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Thriving under an alternative education provision

Editorial feature

The Cavendish School, Cambridge, is the world’s first International Baccalaureate (IB) special autism school, and it’s opening this autumn

There are a number of reasons that the IB is a remarkable alternative learning option for students with additional education needs. With relationship-building and development of the individual student at the core of the programme, the IB supports students’ growth into globally-minded citizens, who can recognise their place in the world and meaningfully contribute to a more peaceful world through intercultural understanding and respect.

At the Cavendish School, they are starting their IB journey with the Primary Years Programme (PYP), which provides a curriculum framework of education that can be tailored to students’ individual strengths. The learning has been established to ensure it is both contextualised and all-inclusive, removing the barriers that some young autistic people may face within education.

Stephanie Smith is deputy headteacher of the Cavendish School, she explains how the programme can help students flourish and thrive: “Our teaching will be adapted and differentiated for the needs of the individuals and the curriculum model will also allow for a wide range of activities, including Forest School, Lego therapy and life skills, all supporting the idea of what it means to be inclusive.”

Moreover, the IB offers an alternative to the implicit learning within the English national curriculum, often known as the ‘hidden curriculum’; lessons which are learned but not actively taught in a school such as the societal cues, values, and beliefs conveyed in a social environment.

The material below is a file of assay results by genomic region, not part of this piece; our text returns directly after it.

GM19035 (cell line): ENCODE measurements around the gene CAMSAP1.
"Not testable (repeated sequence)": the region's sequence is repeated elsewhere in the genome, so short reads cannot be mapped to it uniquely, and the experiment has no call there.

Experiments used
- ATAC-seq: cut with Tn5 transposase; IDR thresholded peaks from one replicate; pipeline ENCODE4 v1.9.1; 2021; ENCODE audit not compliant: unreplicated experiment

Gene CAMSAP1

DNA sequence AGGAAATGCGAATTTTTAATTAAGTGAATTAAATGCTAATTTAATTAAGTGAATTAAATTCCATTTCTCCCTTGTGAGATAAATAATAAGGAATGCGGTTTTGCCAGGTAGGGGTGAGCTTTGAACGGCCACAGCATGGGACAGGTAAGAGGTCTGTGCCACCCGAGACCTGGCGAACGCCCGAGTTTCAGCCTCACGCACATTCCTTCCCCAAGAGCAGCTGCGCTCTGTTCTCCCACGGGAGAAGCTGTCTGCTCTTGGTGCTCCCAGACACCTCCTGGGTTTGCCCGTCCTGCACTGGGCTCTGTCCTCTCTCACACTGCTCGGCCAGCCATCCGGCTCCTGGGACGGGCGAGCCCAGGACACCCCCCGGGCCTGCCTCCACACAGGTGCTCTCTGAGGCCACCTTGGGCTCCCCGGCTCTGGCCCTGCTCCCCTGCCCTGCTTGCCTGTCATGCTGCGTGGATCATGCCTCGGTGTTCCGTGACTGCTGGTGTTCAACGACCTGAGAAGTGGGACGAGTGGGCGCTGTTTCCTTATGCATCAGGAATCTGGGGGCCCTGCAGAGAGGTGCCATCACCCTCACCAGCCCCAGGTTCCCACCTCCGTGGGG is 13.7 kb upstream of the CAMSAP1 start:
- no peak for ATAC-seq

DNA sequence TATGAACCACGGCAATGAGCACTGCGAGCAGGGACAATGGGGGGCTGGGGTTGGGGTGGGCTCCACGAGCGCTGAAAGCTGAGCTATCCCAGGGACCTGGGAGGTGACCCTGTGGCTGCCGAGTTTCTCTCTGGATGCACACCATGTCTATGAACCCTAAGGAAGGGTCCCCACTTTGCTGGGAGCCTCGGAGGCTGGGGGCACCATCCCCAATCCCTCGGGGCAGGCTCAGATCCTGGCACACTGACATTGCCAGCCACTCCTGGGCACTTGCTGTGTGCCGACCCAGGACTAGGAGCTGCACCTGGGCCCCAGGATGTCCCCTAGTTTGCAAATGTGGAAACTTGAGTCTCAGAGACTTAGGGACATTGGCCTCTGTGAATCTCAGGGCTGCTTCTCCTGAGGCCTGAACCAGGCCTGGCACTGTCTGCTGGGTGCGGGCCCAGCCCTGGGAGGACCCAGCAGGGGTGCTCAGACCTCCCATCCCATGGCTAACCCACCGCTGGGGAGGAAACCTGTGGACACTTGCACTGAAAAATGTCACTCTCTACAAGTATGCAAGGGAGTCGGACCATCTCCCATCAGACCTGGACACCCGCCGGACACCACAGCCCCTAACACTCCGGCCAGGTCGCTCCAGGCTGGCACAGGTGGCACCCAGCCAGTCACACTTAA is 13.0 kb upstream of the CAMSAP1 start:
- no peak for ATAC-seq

Implicit learning is a consistent barrier to education for children with autism. The flexibility of the
IB enables each individual’s needs and development demands, regardless of age and key stage, to be catered for. Inter-disciplinary study allows students to make connections between subjects, and develop appropriate transferable skills, such as communication, research and independence, supporting them with successful progression with their own education and adulthood goals.

Therapies and intervention expertly complement the IB programmes to facilitate balanced and holistic learning. 

Another barrier facing autistic children is anxiety, often as a result of the lack of control they have over their environment. According to Stephanie: “We firmly believe you need to take care of yourself before you can take care of your performance, so coping strategies are taught as part of the IB Core Studies. These include controlled breathing and muscle relaxation activities, mental games and learning to leave a situation which has the potential to trigger anxious behaviour.”

As a first step for parents considering SEN learning options, all Local Education Authorities provide information on their local offer to help parents understand what is available when they are considering their choices. Look for a school that is prepared to listen and learn, that will develop its staff through training and research.

As Stephanie says: “As our knowledge of autism and other neuro-divergent behaviours increases, it is important for educators to stay abreast of the latest research so they can truly understand the benefits your child and their personal education progression will gain from different approaches.”

Kate Stanton

Checklist’s Life editor, Kate is a multi-skilled freelance writer who has worked at some of the UK’s busiest newsrooms as a feature writer and editor. She is a meticulous journalist and sub-editor who can produce original copy on any range of issues, having contributed to Checklist’s Education and Green & Ethical supplements for national press.

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